Here’s a list of issues you might want to read to catch up before reading House of X #1
A lot of the marketing leading up to House of X and Powers of X was focused on seminal moments in X-Men history.
While the marketing was clearly placing Hickman’s first X-Men issues alongside other key first issues of new eras of Mutant comics, this pantheon is a great shortlist for a primer on Marvel’s superhero soap opera.
X-Men #1 is a no-brainer to kick off a primer on X-Men, being the first ever issue published. If you are already aware of the concept, you could skip this one, as it has a very “silver age” feel to it, though you never know when a scene might reference these early issues, especially with Xavier being so prominent in House of X.
Giant Size X-Men #1
The Premiere of the All-New All-Different X-Men can be seen as the start of the modern era of X-Men. It is followed by an incredible and defining run by Chris Claremont, which itself contains a number of seminal moments not included in the marketing above (though it could be considered within the era that this issue kicks off).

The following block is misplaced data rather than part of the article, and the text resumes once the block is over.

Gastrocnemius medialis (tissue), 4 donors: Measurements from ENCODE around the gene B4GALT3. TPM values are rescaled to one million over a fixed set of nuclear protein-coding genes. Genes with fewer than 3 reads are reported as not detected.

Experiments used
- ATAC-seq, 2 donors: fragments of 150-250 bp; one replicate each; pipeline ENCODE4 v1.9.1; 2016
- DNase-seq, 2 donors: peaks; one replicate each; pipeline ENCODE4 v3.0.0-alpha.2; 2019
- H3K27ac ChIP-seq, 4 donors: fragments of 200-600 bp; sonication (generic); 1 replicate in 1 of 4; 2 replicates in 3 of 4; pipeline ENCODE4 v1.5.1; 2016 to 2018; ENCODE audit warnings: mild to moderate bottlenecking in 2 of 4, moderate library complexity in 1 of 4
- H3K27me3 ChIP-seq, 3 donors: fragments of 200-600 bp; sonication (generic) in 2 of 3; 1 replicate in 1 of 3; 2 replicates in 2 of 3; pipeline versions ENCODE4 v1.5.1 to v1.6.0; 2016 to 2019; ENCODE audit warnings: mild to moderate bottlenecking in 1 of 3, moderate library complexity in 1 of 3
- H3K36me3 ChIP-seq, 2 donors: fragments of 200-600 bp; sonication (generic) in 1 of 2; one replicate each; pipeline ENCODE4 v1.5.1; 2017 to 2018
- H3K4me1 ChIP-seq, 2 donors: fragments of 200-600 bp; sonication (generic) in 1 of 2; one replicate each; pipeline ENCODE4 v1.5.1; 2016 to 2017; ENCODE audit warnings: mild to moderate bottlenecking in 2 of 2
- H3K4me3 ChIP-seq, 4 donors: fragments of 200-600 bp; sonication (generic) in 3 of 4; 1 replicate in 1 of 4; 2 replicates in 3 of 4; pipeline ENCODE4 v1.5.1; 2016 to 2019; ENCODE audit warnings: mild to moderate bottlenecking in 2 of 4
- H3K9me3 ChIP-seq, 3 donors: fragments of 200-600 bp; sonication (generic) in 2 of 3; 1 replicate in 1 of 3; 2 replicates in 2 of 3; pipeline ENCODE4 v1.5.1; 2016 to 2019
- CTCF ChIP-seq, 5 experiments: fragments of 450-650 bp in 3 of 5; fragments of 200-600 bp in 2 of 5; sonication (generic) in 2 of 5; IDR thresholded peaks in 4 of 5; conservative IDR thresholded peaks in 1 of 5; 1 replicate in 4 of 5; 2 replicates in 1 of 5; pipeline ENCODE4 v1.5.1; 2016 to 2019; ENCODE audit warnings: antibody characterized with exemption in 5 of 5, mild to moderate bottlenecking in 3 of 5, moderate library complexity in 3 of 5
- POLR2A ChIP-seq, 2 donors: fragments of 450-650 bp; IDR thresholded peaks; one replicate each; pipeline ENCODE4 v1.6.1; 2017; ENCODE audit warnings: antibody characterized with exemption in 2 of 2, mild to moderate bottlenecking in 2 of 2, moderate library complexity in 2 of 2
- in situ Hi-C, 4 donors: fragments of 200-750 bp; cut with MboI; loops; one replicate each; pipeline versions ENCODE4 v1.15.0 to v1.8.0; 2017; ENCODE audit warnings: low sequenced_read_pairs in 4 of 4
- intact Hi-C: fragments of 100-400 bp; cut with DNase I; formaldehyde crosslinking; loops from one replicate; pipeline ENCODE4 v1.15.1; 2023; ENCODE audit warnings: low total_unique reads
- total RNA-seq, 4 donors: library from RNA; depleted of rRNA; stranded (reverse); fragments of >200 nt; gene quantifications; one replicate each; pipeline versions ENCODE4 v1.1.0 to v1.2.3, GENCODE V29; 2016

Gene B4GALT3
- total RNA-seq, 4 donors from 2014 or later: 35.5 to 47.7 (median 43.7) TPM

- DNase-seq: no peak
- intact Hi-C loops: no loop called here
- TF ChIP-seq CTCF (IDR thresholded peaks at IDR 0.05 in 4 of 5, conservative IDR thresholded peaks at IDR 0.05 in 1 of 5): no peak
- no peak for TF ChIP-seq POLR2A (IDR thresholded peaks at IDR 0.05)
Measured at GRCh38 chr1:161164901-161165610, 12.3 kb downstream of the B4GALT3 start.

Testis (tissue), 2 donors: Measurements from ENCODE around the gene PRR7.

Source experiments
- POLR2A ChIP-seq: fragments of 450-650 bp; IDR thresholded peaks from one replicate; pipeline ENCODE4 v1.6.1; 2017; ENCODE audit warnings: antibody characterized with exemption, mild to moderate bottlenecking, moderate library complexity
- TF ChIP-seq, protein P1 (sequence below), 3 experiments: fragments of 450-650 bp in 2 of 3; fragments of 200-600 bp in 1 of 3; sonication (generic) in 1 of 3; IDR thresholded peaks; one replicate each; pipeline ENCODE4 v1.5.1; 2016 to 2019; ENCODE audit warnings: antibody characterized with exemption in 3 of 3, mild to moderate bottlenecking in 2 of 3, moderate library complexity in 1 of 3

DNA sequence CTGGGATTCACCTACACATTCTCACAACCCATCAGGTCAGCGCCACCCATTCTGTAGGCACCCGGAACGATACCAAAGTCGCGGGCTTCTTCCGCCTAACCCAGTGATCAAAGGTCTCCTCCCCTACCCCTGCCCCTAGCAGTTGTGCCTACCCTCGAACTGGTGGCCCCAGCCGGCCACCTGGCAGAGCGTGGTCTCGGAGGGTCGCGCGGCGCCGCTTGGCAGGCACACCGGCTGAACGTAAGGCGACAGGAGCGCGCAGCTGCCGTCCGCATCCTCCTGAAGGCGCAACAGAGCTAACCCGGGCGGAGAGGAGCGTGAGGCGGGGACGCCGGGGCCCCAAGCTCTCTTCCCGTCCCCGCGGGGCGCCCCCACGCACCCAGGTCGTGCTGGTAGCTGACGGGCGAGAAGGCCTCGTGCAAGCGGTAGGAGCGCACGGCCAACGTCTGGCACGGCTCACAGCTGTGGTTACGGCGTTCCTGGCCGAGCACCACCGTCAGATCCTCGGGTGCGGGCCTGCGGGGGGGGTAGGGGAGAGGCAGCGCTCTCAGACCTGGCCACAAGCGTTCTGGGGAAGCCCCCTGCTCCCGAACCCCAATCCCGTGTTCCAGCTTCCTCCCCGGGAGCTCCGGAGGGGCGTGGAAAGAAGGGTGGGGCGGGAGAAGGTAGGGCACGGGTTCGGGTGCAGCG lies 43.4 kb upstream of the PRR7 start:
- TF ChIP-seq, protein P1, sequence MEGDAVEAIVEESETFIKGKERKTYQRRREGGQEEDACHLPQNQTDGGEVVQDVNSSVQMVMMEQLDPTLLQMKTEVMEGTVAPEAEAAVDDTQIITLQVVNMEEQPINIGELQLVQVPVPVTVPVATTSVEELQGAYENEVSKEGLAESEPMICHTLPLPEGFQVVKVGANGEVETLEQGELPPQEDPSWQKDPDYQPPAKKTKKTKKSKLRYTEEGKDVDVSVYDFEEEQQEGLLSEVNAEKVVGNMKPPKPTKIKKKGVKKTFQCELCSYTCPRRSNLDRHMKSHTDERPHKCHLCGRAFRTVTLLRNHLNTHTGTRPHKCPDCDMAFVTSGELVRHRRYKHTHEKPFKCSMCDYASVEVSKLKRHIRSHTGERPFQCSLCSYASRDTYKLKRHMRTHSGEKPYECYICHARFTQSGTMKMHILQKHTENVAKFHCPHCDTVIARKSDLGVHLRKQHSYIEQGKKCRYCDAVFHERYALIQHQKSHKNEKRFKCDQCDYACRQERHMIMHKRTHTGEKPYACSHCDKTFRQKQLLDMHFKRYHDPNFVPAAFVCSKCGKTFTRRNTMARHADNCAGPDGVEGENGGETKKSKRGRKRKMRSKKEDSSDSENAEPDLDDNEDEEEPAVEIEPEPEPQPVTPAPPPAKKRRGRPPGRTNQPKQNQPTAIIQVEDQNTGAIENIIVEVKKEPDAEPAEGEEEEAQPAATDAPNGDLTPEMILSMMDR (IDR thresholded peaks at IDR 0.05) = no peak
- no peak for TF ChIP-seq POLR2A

Another important element here that links this directly to House of X #1 is the first appearance of Krakoa, who is featured prominently in both issues.
Other important moments in this era of X-Men is the Dark Phoenix Saga and Days of Future Past.
X-Men #1 (1991)
This issue kicks off the third era of X-Men, as superstar then-newcomer Jim Lee is assigned to the second flagship X-Men title just as Chris Claremont begins to exit from his legendary run.
Story elements that currently align with House of X #1 are limited, though the notion of Magneto’s back and forth between villain and hero are some good background to have. Also, there is an important moment with Moira MacTaggart in this series that details her relation with Magneto.
Age of Apocalypse Alpha